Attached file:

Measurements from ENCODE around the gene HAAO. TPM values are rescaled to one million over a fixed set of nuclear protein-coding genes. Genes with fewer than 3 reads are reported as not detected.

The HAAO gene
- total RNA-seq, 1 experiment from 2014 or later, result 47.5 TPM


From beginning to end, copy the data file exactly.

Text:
Measurements from ENCODE around the gene HAAO. TPM values are rescaled to one million over a fixed set of nuclear protein-coding genes. Genes with fewer than 3 reads are reported as not detected.

The HAAO gene
- total RNA-seq, 1 experiment from 2014 or later, result 47.5 TPM